During the middle to late 20th century, space in the visual arts was often imbued with spirituality or religion. For Le Corbusier, “ineffable space” is a sacred union between “deserving” followers and the master artist. With Rothko and Stella, it can be noted that space is an essential link from their painting to religious art, if not religion itself. However, at present there is little religious content to the term. There is Pollyannaish talk that we are in a great moment for painting. Certainly there is more effort, affection, and thought directed toward painting than ever. But the result is stacks of handsomely crafted objects and cartoonish canvases running the gamut of jokey to sincere instead of paintings that push for new ways to consider seeing, making and understanding.

Space is only one convention within the lexicon of how painting is conceived today, and its reconsideration isn’t by itself a solution to how painting can develop a more engaging connection to the world. But the intelligence of painting is constricted when a convention is unquestioned and assumed to be natural, real or eternal. Painting and its associated varieties of picture-making are far older and more real than conceptions and prescriptions for space. Fashions change. Painting endures.


Gaspar Schotts, Otto von Guericke's 'Magdeburg hemispheres' experiment, Engraving, 1657
Gaspar Schotts, Otto von Guericke's 'Magdeburg hemispheres' experiment, Engraving, 1657

In our culture we find “space” everywhere. It is prevalent as a type of background noise in our speech and writing. Space is taught in geometry, physics, architecture, and even in psychology, with terms like “personal space” and “psychological space.” The (often subliminal) purpose of adding space to terms that stand-alone is to make those terms more passive, and to give the term’s user distance from the subject. With the addition of “space” to “psychological,” consider that “psychology” suffices as a term on its own with no inherent need for the addition of space. Combining the terms adds the toughening effect of physics to the softer science of psychology. At the same time, adding space to the monolithic sounding "psychological" makes it warmer and fuzzier. Often the term space is used as an easygoing generality. For example, “narrow gap,” “narrow corridor,” or “narrow room” are all more specific than “narrow space.” With respect to storage, the term “storage space” does little more to describe the location than simply add a syllable. Other than “outer space” or “rental space,” the term is employed more often than necessary—more for effect (or affect) than for precision.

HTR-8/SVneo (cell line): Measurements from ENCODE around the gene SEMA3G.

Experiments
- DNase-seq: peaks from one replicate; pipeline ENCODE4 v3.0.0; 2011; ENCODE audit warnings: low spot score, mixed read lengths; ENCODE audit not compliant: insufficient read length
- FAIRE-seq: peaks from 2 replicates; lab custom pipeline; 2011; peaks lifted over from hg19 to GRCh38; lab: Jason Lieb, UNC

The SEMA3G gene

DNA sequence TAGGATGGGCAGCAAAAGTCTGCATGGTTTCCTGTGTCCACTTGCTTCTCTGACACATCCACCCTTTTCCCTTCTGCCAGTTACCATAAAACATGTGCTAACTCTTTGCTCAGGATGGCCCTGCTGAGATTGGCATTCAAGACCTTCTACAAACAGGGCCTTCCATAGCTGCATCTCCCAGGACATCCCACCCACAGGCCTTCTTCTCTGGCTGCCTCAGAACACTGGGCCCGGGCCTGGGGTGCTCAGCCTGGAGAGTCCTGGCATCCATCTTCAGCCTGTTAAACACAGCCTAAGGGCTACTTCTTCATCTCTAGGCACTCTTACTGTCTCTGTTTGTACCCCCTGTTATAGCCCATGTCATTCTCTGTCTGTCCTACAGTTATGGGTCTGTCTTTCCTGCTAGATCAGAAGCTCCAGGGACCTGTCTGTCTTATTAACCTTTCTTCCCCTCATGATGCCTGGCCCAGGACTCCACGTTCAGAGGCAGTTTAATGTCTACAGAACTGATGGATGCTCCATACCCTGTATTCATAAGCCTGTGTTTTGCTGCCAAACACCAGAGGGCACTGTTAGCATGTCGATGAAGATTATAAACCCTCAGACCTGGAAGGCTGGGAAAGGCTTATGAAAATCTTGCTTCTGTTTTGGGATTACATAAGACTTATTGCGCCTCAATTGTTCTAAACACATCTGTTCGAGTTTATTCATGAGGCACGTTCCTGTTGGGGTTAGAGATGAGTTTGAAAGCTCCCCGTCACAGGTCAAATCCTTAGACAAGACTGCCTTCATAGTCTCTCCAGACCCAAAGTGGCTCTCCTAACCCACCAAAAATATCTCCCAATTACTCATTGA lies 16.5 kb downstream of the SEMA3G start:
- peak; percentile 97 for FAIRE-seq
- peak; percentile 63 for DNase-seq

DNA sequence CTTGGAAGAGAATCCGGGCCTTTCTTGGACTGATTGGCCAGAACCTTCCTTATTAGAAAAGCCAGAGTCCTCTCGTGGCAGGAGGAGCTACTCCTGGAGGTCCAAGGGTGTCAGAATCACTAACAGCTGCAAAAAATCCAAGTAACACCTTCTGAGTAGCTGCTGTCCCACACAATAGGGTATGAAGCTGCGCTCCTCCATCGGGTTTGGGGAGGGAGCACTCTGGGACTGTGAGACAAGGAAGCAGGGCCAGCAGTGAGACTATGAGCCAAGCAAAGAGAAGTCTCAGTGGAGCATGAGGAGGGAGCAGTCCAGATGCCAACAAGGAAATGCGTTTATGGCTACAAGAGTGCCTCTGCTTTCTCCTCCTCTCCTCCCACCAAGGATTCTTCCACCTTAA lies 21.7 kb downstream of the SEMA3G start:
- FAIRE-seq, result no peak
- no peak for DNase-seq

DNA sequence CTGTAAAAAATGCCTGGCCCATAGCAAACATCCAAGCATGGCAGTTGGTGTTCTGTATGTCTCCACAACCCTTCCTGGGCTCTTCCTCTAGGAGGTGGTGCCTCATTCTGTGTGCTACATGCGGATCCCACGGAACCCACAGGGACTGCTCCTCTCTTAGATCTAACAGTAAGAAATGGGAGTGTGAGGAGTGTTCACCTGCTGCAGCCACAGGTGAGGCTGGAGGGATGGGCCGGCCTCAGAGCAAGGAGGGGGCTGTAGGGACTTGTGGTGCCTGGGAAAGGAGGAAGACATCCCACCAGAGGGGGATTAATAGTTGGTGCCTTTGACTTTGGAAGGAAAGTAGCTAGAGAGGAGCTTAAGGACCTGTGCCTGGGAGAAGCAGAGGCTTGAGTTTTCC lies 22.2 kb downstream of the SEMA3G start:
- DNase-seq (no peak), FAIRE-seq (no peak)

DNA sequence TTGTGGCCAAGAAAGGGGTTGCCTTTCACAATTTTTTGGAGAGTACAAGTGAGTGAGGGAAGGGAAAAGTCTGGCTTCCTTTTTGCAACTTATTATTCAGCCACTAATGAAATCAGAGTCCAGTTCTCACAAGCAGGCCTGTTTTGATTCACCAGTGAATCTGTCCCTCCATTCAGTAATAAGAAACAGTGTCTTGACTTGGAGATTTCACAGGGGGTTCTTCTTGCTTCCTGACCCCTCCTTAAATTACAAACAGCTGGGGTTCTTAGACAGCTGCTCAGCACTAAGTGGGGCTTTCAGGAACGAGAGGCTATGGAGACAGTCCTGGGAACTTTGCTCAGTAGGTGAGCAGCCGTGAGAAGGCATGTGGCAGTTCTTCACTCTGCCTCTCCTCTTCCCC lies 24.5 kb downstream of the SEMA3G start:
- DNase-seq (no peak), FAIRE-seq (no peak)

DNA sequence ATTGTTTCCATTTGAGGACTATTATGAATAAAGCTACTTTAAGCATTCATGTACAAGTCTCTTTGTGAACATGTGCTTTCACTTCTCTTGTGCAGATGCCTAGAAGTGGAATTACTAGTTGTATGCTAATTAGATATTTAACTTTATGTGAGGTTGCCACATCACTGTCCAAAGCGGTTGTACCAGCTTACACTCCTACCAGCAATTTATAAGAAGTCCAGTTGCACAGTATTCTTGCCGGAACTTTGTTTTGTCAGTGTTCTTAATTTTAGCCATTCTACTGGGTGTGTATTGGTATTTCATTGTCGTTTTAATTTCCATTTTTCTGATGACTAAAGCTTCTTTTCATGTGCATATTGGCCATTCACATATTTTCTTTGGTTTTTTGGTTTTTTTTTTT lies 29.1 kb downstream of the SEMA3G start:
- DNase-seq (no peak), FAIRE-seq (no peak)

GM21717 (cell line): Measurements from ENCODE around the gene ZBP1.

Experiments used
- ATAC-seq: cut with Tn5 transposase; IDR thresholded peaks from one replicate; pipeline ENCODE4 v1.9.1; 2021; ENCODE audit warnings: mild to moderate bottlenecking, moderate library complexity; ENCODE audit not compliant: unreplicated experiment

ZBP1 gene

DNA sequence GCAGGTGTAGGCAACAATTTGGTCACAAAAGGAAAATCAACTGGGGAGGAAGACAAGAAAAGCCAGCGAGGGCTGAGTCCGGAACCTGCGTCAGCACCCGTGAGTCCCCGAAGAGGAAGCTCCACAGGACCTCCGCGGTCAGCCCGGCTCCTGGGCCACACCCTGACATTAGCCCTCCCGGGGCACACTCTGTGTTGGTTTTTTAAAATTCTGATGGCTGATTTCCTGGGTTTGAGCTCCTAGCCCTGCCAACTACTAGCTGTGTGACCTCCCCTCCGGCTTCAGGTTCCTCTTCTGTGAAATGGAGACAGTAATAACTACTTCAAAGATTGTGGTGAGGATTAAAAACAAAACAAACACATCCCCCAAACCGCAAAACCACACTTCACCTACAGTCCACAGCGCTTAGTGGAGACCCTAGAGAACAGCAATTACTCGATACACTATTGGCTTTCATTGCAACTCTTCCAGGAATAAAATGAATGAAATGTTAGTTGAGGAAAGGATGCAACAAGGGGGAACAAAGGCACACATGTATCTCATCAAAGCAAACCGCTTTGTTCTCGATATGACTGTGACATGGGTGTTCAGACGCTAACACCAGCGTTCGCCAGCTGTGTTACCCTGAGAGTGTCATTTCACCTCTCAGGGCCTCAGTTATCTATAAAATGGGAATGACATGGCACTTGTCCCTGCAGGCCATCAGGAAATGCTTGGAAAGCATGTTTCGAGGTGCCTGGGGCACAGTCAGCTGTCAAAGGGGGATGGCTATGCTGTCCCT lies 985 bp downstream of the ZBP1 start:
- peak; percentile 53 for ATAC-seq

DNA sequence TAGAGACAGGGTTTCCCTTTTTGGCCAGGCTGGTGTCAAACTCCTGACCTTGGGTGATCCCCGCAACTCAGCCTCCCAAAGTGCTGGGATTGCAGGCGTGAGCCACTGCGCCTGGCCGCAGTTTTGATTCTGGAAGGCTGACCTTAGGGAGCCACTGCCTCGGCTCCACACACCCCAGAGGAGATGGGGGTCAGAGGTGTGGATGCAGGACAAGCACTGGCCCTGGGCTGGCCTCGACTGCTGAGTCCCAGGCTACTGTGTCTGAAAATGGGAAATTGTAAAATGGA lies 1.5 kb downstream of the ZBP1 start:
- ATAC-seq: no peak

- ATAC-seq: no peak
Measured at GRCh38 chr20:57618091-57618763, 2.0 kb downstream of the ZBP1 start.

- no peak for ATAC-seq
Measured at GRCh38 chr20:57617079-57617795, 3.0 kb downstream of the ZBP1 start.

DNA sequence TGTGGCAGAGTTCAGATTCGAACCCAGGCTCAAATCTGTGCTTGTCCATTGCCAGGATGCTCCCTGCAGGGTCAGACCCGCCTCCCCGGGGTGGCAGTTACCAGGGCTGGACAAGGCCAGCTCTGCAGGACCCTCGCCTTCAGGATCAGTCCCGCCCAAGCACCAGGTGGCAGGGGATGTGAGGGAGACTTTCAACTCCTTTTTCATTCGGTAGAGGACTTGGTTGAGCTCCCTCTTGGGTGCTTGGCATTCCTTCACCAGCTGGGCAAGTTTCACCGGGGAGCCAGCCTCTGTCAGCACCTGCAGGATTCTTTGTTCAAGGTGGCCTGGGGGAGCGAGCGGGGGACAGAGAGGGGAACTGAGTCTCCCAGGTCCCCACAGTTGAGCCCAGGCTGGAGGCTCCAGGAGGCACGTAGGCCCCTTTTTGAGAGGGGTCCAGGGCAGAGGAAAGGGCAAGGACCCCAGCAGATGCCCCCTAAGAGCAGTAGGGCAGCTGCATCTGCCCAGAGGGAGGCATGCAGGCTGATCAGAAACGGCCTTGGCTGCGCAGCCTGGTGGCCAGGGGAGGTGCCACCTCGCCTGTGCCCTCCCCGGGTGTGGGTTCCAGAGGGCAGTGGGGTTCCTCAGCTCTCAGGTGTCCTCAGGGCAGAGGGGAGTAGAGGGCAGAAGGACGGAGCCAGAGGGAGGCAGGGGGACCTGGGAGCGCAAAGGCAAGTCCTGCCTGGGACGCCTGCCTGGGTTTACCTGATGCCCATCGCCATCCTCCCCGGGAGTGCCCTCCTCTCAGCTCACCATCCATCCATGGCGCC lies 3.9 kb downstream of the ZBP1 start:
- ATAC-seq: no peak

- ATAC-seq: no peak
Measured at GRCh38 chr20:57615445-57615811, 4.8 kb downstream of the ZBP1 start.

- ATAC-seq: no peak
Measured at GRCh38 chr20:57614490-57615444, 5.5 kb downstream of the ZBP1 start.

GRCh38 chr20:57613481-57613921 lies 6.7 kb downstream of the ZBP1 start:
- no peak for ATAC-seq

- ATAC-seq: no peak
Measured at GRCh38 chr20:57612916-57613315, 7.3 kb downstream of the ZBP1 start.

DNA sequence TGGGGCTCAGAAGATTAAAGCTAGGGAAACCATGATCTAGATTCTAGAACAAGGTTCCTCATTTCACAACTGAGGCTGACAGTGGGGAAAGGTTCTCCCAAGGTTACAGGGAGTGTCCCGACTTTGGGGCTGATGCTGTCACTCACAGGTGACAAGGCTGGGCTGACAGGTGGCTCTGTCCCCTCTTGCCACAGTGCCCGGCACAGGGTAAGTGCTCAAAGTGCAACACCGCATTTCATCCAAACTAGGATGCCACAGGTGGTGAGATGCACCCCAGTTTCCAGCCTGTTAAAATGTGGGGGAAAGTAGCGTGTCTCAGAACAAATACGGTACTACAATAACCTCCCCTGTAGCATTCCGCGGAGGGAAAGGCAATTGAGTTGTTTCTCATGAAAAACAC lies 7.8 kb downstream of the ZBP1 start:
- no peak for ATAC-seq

I have long held that artists can whip up a complaint for any occasion—it is perhaps the favorite sport of painters, and we gain mysterious comfort from it. Over the last decade I have become increasingly conscious of the vacuity of the term space. There are miles of art journalism where space is used to lend gravitas to minor, even silly, pictorial effects. I’ve taught in an assortment of art schools and I often hear some variation of “I’m trying to bring more space into the painting,” or “you need to give your painting more convincing space.” At this point I become the old crank and say (with complete honesty), “I don’t know what you mean by space—I don’t believe in space—please use another term.” As the student or group humors me—eliminating the term tightens the discussion—a fog of passivity lifts, and I see these painters start to think about what they commit to when they paint a picture.

Discussions about “painters’ use of space” may serve as a way of speaking about the general “feel” of a picture, its atmosphere, use of perspective or presentation of overlapping planes. These are all more precise descriptions than resorting to the grand and nebulous term space. But more insidiously, injecting space into the discussion serves to smuggle in what has become a conservative dogma of picture-making into painting. There is nothing necessarily wrong with a conservative style of painting whether it is figurative—making paintings that imitate looking through window glass—or conservative abstraction—a type of painting that imitates those effects. But this is not true for all painting.

Today pictures proliferate on surfaces intimate and large, immaterial and physical. We can virtually enter pictures animated with time and illusions of three dimensions. Increasingly, pictures are the coin of human communication. It is a creative moment in which information is substituted for experience, and image for material. Painting has a long history of picture-making that can provide a unique platform to engage present visual culture. For painting to take up this challenge it is fundamental that the history of its terms be understood and honored. Is it worth asking how essential the term space is to the history of visual art?